Health Officials Lament
Appalling Teen Sex
And Health Practices
By Mike Cooper
ATLANTA (Reuters) - Significant numbers of U.S. high school students admitted in a nationwide survey that they got drunk, had sex, smoked, carried weapons and practiced other risky behavior, U.S. health officials said Thursday.
"This report tells us that too many youth practice behaviors that are unnecessarily placing them at risk for serious injury, sexually transmitted diseases and other preventable health problems," said Laura Kann, an epidemiologist with the Centers for Disease Control and Prevention (CDC).
"These risk behaviors should be cause for great concern," Kann said.
The Youth Risk Behavior Surveillance System survey questioned 16,262 students in Grades 9 to 12 from February to May 1997.
The survey found more than one-third of high school students got drunk over the preceding month or rode with a driver under the influence of alcohol. Almost one-fifth of students carried a weapon, such as a gun, knife or club, in the preceding month.
One-third of high school students had sexual intercourse in the preceding three months, but only 56 percent used a condom, the CDC said.
Kann said that high school students were engaged in risky sexual behavior, even though unintended pregnancies and sexually transmitted diseases, including AIDS, were epidemic among the nation's youth.
The survey also found that one in five students rarely or never used a seat belt while riding in a car. The CDC said that 73 percent of deaths among young people aged 10 to 24 were caused by motor vehicle crashes, unintentional injuries, murders and suicides.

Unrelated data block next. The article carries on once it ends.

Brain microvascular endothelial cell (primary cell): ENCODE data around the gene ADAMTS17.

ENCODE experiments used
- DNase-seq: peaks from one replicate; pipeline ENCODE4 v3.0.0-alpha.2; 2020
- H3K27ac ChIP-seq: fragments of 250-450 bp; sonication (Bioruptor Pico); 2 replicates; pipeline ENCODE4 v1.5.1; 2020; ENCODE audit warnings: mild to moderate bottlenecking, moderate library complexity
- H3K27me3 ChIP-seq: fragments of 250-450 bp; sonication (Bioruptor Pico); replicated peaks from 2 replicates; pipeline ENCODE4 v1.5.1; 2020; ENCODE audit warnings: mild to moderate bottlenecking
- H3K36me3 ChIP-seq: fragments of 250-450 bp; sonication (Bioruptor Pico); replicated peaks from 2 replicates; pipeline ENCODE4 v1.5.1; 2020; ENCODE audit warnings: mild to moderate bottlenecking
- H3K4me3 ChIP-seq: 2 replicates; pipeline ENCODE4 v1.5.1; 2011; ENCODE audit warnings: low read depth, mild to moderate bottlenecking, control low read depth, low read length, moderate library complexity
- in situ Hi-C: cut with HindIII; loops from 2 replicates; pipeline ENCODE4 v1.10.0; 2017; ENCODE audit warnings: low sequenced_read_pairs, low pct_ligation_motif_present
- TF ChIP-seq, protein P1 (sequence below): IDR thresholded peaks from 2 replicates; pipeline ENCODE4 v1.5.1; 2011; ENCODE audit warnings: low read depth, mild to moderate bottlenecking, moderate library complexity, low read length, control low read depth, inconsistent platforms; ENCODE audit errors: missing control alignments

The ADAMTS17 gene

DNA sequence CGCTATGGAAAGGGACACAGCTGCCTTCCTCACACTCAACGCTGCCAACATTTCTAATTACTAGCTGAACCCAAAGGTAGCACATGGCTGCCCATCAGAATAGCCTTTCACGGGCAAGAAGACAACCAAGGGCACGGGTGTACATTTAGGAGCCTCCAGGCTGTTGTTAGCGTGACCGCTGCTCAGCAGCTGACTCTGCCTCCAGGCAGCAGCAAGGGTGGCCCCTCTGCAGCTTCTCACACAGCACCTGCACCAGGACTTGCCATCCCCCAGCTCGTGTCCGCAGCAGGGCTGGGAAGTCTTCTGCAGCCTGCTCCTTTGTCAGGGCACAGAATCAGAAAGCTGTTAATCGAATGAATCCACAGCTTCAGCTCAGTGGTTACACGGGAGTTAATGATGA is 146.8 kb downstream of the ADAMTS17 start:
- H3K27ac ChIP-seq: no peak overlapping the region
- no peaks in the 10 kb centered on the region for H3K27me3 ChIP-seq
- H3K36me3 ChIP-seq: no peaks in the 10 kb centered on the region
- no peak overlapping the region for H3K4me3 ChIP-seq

The survey, which did not give a margin of error, found that 36.4 percent of high school students smoked cigarettes in the preceding month and 16.7 percent smoked cigarettes at least 20 days during the previous month. A higher percentage of students had at least one drink or had gotten drunk.
"This report indicates that slightly over half of all high school students have had a drink of alcohol in the past month and about a third had five or more drinks of alcohol on at least one occasion during the past month," Kann said.
The CDC survey also found some teenagers were physically inactive or had poor nutrition, increasing their risk for heart disease, stroke and cancer -- which cause two-thirds of all deaths among adults.
Less than one-third ate the recommended five or more daily servings of fruits and vegetables. The survey found that 4.5 percent of students took laxatives or vomited to lose weight and 4.9 percent had taken diet pills in the preceding month.